22 December 2007
At any rate, I’m currently working (quite happily) for a non-profit geoscience organization where I get to help promote geology, but I’m very eager to continue my studies in graduate school, and to that end I’m deep in the throes of graduate school applications. I’m finding that I alternate between enthusiasm for the prospect of starting the next phase of my career, and total disgust for the amount of crap I have to deal with just to complete an application. Every time I turn around there’s another form that has to be signed, letter to be requested, essay to write, or transcript request to pay for and send in.
The transcript requests are what really annoy me. Out of three schools and the GREs that I have to get transcripts or scores from, only ONE school doesn’t charge for a transcript request – and that’s the community college! I understand that these institutions need money to operate, but isn’t the money that I paid to TAKE these classes in the first place enough to cover postage and the cost of a few pieces of paper with official stamps? The GREs are especially galling. I only had to pay more than a hundred dollars to take the damned test in the first place – on ridiculously outdated computers, no less – and it costs me another $15 every time I need a copy of the scores. Ridiculous. They’re MY scores; I earned them. I paid to take the classes and the test. It strikes me as slightly petty to charge students an additional fee simply to have access to something that rightfully belongs to them.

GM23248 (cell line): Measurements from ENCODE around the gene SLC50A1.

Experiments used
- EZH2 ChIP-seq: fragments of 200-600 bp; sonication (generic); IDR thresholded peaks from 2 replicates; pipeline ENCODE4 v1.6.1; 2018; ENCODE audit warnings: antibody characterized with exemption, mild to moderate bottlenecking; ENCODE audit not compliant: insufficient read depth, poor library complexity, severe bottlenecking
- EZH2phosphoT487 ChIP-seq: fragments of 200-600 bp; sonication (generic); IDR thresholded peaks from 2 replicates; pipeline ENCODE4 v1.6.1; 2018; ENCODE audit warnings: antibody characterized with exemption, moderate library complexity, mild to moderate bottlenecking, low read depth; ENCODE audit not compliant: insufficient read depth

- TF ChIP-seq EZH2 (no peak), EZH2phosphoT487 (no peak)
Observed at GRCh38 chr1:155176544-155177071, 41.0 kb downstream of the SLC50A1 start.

Anyway, the application slogging continues; I hope to be done with them before the New Year rolls around. Two down and four to go – thank goodness that all of them are online, at least partially. (And I have to wonder who gets the processing fee that goes along with some – though not all – of the applications. If it’s being used to pay for printing all the paperwork I’m submitting, and to pay the salaries of the people who have to process and file it, then I suppose it’s appropriate that I get charged. I won’t begrudge them that.)
Then, I suppose, the waiting game begins. I was lucky enough as an undergraduate to be accepted early admission to my college of choice, so I didn’t have to complete multiple applications and agonize about which ones were going to result in acceptance letters. I guess it’s my time to give up the blood and sweat I didn’t pay out the last time.
Wish me luck, blogosphere!